By Sara Anne Donnelly
Photography by Trent Bell
An architect and his partner infuse their historic home with moody hues and a strong point of view.
David Morris hears voices. In walls, in roofs, in old wood. As a residential architect for Caleb Johnson Studios in Portland, Morris’s domestic clairvoyance has helped him design dozens of homes down to the tile and textiles, if the client so wishes. “Buildings have things to say and it’s my job to listen to them, and to listen to my clients and how they want to live, and to try to find some common ground between them,” he says.
Three years ago, Morris found a house that spoke specifically to him: a three-bedroom, Shingle-style place built between 1912 and 1922 (town records are unclear) on a tree-lined Cape Elizabeth street. It’s a winter house if ever there was one — a brooding old beauty with rich oak trim, an ornate tiled fireplace, and stained-glass windows filtering sleepy half-light. “The house feels cozy,” says Morris, who lives with his partner, marketing professional Justin Burkhardt. “It feels like it wants to hold and protect you. So I thought, let’s go dark. Let’s make this thing feel really encapsulating.”
FROM LEFT To unify the porch palette, the couple mixed a bit of the shingle color (Sherwin-Williams’s Colonnade Gray) in with the ceiling paint. A burgundy ILVE range punctuates the kitchen and its brass knobs pick up the copper of the custom island top. Portugese water dogs Sylvester and Melvin, shown with Burkhardt, blend with the predominantly black-and-white palette. The glass tile backsplash is from Portland’s Old Port Specialty Tile Co.; Biddeford’s Devoe Color & Design Center provided the linoleum flooring.
For the walls, the couple chose shades inspired by Maine’s chilliest months: a deep plum in the guest room, including on the ceiling and trim, that makes you feel as though you are enveloped in shadow, and an iron gray the color of an ominous storm cloud in the master bedroom. In the living room, the luminous blue-green walls were meant to mimic the icy ocean at Fort Williams Park. Outside, they tamed an exterior busy with gambrels, dormers, and a screened porch by painting it all midnight blue except for a shock of orange on the door that feels as welcoming as a candle in the darkness. The house now announces itself, Morris hopes, as a place with “intention and an opinion” on a block where tan and cream residences are the norm. “In my home, I want to be bold,” Morris says. “I don’t want an accent wall. I want an accent room.”
TOP A guest room features the complementary kapow of teal walls, custom-mixed by Fine Paints of Europe, and butter-yellow bedding. The rug is from West Elm. LEFT In the living room, a colorful mixed-media work the couple created by hanging paint swatches from hooks on a plywood panel crowns a leather sofa. Morris designed the glass-and-steel coffee table and Portland’s Tunnelwerks International fabricated it. RIGHT An antique French wall sconce seems to emerge from the intricate shapes in the dining room’s Cole & Son Malachite wallpaper. BOTTOM In the powder room, Cole & Son’s Nautilus wallpaper and Benjamin Moore’s River Blue on the ceiling and trim effect a subaquatic world.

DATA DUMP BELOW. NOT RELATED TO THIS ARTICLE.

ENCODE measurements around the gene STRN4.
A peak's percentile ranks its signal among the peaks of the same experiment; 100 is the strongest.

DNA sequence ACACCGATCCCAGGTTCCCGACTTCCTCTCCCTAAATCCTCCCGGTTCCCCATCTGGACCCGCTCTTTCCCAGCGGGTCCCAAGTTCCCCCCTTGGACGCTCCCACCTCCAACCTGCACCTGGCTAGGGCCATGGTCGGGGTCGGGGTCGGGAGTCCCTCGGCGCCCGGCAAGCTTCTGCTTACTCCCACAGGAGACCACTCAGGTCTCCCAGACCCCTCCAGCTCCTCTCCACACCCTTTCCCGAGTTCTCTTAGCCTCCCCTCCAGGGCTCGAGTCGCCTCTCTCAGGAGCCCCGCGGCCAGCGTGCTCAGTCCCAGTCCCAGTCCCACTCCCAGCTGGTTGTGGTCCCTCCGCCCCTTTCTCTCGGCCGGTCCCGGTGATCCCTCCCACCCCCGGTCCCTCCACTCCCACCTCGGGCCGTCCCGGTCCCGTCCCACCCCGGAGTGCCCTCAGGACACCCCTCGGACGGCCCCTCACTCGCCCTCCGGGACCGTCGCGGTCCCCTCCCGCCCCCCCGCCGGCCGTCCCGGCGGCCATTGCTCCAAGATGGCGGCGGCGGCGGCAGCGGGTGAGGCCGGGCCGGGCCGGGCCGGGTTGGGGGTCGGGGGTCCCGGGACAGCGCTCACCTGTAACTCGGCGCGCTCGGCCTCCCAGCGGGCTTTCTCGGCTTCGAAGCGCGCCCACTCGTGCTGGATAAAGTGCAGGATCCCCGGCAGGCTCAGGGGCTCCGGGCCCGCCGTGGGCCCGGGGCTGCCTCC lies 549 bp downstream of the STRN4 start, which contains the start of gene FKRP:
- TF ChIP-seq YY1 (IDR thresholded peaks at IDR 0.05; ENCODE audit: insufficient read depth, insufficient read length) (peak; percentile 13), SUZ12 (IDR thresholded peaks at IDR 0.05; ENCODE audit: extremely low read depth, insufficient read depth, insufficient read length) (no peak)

Take the dining room, where Morris selected mod black-and-white wallpaper that appears to spring toward the viewer, while the oak wainscoting beneath recedes; a vibrant royal-purple rug anchors the scheme. The room’s push-and-pull dynamic echoes that of the homeowners. Whereas Morris is comfortable languishing in indecision for a while — spending weeks, for example, mulling a dozen wallpaper swatches for this room — Burkhardt likes to commit and move on. “I’ll make a stand, like, ‘We need to purchase X,’” Burkhardt says, laughing. “‘So we’re going to do that right now because we’ve been waiting too long.’”
CLOCKWISE FROM TOP In the upstairs hallway, a cut-glass mirror sets off a teak sideboard topped with a framed photo of fashion icon Iris Apfel. Sherwin-Williams’s Peppercorn shade envelops the master bedroom, which is furnished with a brass bed, wool pillows, and an early-20th-century architectural rendering of the home obtained from the Maine Historical Society. Custom velvet headboards add dimension to a guest room in which nearly every inch is painted in Farrow & Ball’s Brinjal.
Arresting patterns — teal botanical wallpaper punctuated with orange anglerfish in the powder room, floral pop-art fabric on the master bedroom’s wingback chair — and plush textures — peacock-blue velvet headboards in a guest room, sheepskin throws on the living room’s leather sofas — inject levity and warmth. “There are things David would recommend that I’d never seen, but I trust his opinion,” Burkhardt says.
One of the couple’s favorite elements is a mid-century sideboard in the upstairs hallway that functions as a shrine, of sorts, to bold, creative women. A marble lamp sits atop a stack of books by renowned interior designers Abigail Ahern, Mary McDonald, and Kelly Wearstler, and a framed photograph of New York fashion icon Iris Apfel leans against the wall. At 97, Apfel may well be a fitting avatar for the house itself — a sassy, category-defying rainbow of a person who knows her age and staying power give her the final word. “This house said to me, ‘I’m not a modern house,” Morris says. “‘I have an opinion about who I am. So have fun, but be respectful.’ And that’s what we have tried to do.”